Many people have asked how they can view their IP Camera(s), away from home, using IP Cam Viewer.
The simple answer is to setup with a free dynamic dns service like afraid.org or duckdns.org (see steps below).
Another common question is why they can view from wifi but not on 3g. Like the question above, the user is probably using an internal IP address like 192.x.x.x. Addresses starting with 192 and 10 are not route-able over the internet (just about every house/business uses those addresses). See steps below to setup with a free dynamic dns service.
1. Make sure you can view your IP Camera from inside your house using a web browser. For example, “http://192.168.1.23”. If your camera is using DHCP then you’ll have to check your router for which IP address it is using (or use the manufacturer’s tool to find the camera).
2. If your camera is using DHCP, then setup your router so that it always gives the same static IP address for the camera based on it’s MAC address (will be visible from the router). Alternatively, you can just set the camera to a 192.x.x.x IP that is outside the range of the DHCP range.
3. Now that your camera has a static IP address visible from inside your house, you need to make it visible from outside the house. Setup your router to allow port forwarding from a high port like 10123 on it’s external interface to the camera’s IP address and port 80. See http://portforward.com for more details. Once this step is done, you can now access your camera from outside using the external ip and port 10123. Use this tool to verify: http://canyouseeme.org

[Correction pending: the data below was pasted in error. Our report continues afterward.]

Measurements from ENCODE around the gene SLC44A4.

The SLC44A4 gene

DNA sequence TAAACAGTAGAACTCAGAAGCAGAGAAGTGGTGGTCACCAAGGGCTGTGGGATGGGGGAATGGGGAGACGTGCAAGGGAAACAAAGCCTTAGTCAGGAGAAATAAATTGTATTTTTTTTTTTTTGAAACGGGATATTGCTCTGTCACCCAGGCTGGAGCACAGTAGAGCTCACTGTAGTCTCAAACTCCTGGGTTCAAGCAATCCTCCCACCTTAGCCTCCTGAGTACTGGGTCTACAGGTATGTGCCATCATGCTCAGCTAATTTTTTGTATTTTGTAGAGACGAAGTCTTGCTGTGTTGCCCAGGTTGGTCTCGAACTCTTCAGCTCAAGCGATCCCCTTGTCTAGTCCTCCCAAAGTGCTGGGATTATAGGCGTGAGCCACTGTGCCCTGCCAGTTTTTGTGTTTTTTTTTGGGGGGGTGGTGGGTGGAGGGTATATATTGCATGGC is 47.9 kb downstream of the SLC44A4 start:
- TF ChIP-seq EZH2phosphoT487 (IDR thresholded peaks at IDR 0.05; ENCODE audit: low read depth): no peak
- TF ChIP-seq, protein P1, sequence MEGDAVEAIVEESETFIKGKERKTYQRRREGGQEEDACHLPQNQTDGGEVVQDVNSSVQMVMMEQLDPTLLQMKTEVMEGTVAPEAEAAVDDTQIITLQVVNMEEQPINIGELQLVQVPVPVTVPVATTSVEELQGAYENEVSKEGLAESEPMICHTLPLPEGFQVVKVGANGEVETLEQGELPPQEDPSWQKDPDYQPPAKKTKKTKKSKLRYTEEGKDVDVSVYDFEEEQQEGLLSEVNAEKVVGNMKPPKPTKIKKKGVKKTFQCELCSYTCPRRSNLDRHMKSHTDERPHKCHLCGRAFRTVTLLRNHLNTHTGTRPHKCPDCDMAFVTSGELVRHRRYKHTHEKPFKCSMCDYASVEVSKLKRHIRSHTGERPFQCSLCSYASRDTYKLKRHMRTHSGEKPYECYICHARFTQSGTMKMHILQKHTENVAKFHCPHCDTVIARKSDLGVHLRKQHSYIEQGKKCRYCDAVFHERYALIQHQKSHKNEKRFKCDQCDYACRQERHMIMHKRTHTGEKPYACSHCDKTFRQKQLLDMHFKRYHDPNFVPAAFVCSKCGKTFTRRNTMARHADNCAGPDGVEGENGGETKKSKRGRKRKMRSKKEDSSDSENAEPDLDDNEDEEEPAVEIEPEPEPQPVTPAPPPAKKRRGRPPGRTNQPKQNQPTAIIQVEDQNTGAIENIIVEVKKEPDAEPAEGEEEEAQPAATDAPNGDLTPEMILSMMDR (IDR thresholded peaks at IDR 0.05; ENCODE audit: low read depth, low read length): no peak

4. Most internet service providers now give out dynamic IP addresses to your router so next, you need to use a dynamic dns service so people outside can locate your router (and camera). I use http://freedns.afraid.org but there are many others that are free also (i.e. http://duckdns.org). Basically, I configure the router to report it’s external IP address to the afraid.org any time it’s IP address changes. Afraid.org associates an address like “mycam.dyndns.org” to my router’s IP address.
5. Finally, make sure you can now view the camera using a browser from the outside (try a friend’s house). For example, “http://mycam.dyndns.org:10123”
6. Great, now configure IP Cam Viewer to see your camera(s) once and your cameras will come up when the app is launched.
hope that helps…
More detailed instructions are available at: portforward.com
ps. Some cameras come with a built-in “dynamic dns” hostname but that is often a cheap http redirect and NOT a true dynamic dns. You can tell my putting the url to access the camera into a browser and if it changes to a numeric IP address, then it just did a cheap http redirect. The app supports some proprietary camera http redirect services but it’s best to use a real dynamic dns.